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On-The-Horizon Technology


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Posted on Feb 27, 2011 2:46:42 PM PST
Aha, that explains it. Thanks, Sailor B. Good luck!

Posted on Feb 28, 2011 6:18:50 AM PST
http://seattletimes.nwsource.com/html/businesstechnology/2014344519_brier28.html

How about building a better Lamborghini using "more efficient manufacturing technologies like Boeing's"?

(And lighter vehicle composite bodies/frames could benefit the Space Industry too ...)

Posted on Feb 28, 2011 7:49:11 AM PST
I think the car industry needs someone like a Burt Rutan to design some cool looking futuristic but practical cars.

Before Burt got involved in SpaceShipOne and the X-Prize, he created some very nice home-built aircraft out of composites and offered them as kits. Example-> http://en.wikipedia.org/wiki/File:Rutan_quickie_q2.jpg

Posted on Feb 28, 2011 9:43:03 AM PST
The big car companies come up with wonderful concept cars, but then they don't produce them. They incorporate one or two things in next year's model.

We do need a Burt Rutan, or better yet a half-dozen or so Burt Rutans, to make autos more interesting.

Posted on Mar 1, 2011 5:09:58 AM PST
What struck me about this "concept" Lamborghini is that

1) It can go 0 to 60 in under three seconds.

2) Has a composite frame that weighs about 500 pounds.

3) Is using an aeronautical-model for manufacturing, instead of automotive-model, to keep costs down and ensure quality components.

4) This composite frame could possibly have Space Travel applications.

Posted on Mar 1, 2011 6:34:49 AM PST
Marilyn,

Actually, I prefer my Lamborghini's to have Time Travel applications. Notice they didn't test it to 88mph! :-)

Posted on Mar 1, 2011 12:33:05 PM PST
That only works with Delorians. Lamborghinis travel to alternate-history realities if you get them up to 99 MPH. The one where Star Was (ep IV) won the Oscar in 1977 was pretty cool, but the one where dinosaurs never went extinct is so far away, I wouldn't have the gas to get back. Maybe I could carry some extra in the trunk?

Posted on Mar 6, 2011 6:43:20 AM PST
http://www.popularmechanics.com/science/energy/next-generation/how-to-make-a-laser-from-gin-and-tonic?click=pm_latest

HOW TO MAKE A LASER FROM GIN AND TONIC (Actually, this has been around for awhile. But what fun to be a space tourist, and be served a gin and tonic laser!)

In reply to an earlier post on Mar 6, 2011 11:13:53 AM PST
Ronald Craig says:
Actual (direct) link for article page:

http://www.popularmechanics.com/science/energy/next-generation/how-to-make-a-laser-from-a-gin-and-tonic

The point of the article is that "[a]nything will lase if you hit it hard enough" (=with enough energy). And that you need a REAL laser besides the drink.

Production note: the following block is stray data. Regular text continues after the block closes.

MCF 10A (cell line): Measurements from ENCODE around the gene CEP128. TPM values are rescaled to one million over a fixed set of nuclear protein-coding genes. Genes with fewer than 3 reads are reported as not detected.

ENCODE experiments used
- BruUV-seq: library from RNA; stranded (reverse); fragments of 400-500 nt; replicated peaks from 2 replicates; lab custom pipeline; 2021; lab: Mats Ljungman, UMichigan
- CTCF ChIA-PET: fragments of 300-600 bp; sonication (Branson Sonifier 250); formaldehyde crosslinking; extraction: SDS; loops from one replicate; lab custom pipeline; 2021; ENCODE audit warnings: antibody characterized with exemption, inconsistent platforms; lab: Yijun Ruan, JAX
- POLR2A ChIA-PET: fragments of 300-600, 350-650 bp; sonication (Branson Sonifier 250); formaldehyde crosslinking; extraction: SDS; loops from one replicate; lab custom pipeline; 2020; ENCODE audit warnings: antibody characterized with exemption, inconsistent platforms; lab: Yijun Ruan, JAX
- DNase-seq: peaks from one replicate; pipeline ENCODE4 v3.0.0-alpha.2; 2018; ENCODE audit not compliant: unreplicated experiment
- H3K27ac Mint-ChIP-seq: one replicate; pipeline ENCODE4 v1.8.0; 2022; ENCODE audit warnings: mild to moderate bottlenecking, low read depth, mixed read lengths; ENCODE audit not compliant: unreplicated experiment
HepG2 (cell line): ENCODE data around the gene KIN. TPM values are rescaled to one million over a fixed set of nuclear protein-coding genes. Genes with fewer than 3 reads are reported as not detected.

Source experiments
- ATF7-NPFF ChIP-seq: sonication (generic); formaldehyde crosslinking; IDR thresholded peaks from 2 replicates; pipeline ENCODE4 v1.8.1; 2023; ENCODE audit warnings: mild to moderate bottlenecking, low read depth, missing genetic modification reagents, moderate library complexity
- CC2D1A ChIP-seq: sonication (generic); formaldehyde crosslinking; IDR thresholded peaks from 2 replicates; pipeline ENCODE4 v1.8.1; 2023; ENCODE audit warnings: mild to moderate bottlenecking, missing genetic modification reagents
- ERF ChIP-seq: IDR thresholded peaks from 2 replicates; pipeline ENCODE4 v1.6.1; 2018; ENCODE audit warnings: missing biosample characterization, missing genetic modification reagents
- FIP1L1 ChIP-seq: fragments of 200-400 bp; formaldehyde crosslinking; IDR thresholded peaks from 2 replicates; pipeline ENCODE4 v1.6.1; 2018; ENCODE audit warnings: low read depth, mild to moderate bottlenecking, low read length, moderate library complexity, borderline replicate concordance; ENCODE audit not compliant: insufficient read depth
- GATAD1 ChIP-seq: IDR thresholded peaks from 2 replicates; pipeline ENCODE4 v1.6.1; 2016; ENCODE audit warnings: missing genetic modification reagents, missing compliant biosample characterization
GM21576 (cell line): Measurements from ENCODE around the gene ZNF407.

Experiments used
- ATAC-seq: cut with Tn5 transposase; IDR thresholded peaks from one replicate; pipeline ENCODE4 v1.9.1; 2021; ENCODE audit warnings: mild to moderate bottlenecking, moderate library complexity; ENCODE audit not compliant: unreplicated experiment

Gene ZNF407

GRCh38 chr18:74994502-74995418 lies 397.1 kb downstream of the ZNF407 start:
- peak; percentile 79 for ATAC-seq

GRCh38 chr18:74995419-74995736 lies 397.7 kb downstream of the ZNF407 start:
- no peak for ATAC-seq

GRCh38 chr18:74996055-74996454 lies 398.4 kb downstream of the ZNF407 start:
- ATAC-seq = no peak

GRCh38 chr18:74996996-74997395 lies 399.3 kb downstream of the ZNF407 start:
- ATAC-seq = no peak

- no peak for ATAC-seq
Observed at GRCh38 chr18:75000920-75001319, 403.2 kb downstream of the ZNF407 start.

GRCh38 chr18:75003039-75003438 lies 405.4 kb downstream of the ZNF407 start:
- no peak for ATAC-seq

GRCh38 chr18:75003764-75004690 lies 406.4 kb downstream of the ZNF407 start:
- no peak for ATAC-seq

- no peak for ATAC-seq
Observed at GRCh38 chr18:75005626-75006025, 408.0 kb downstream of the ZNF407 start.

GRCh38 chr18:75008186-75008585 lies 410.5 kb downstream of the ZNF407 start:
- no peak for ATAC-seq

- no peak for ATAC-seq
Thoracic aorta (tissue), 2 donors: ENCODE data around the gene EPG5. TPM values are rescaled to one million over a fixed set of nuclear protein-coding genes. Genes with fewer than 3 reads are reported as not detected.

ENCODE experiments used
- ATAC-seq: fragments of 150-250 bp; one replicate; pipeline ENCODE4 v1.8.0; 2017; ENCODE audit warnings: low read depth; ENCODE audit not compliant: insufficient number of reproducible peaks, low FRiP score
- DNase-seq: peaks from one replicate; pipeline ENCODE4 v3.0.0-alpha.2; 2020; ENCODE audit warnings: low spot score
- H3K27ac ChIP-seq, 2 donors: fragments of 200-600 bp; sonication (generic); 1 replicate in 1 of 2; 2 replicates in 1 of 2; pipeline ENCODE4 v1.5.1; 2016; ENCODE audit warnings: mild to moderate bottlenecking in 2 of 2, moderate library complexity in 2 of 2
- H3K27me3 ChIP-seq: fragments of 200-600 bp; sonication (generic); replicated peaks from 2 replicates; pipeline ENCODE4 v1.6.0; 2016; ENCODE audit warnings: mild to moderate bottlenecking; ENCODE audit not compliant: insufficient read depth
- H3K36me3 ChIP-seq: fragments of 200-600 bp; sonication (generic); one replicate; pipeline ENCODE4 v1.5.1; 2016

Hardly "on-the-horizon" technology.

Posted on Mar 6, 2011 3:53:31 PM PST
It reminds me of the time I built a device to transmit music over a laser beam.
(Example-> http://www.wikihow.com/Transmit-Audio-With-a-Laser-Pen )

In reply to an earlier post on Mar 6, 2011 6:02:22 PM PST
Ronald Craig says:
Kinda like fiber optics transmissions without the fiber? ;)

Posted on Mar 6, 2011 7:26:26 PM PST
Yes, Ron. Exactly.

Posted on Mar 7, 2011 8:11:12 AM PST
While we're on the subject of lasers, here's a nice interactive of
"How Maxwell's Demon Cools a Gas to Microkelvin Temperatures [Animation]
Physicists have brought a 19th-century thought experiment to life"

http://www.scientificamerican.com/article.cfm?id=raizen-entropy-cooling-experiment-interactive
(Obviously, it really doesn't violate the 2nd law of thermodynamics since lasers create entropy in their usage, but pretty 'cool' that they can do this.)

In reply to an earlier post on Mar 7, 2011 8:49:34 AM PST
Last edited by the author on Mar 7, 2011 8:50:27 AM PST
Time Hack Hi everyone, my novel Time Hack uses brain download and transportation as a near future possibility, based on current research, especially the travel through time.

If you wish to have a less expensive version please check out: The Day Time was Hacked

Posted on Mar 7, 2011 1:39:23 PM PST
Last edited by the author on Mar 7, 2011 8:21:11 PM PST
Dean M. Cole says:
I love books and movies that successfully incorporate near future technologies. I love the iPad analogue used by some of the characters in Arthur C. Clarke's 2001. Obviously the whole moonbase thing was a bit optimistic.

I tried to imagine where we'll go from here and incorporate it into my new novel. Set in earth's present day and linked to recent history, SECTOR 64: Coup de Main explores everything from exploiting nanotechnology to gravity manipulation through the successful implementation of a real-world, albeit theoretical, quantum theory known as Heim's Quantum Theory or HQT.

Posted on Mar 7, 2011 4:29:48 PM PST
Ronald Craig says: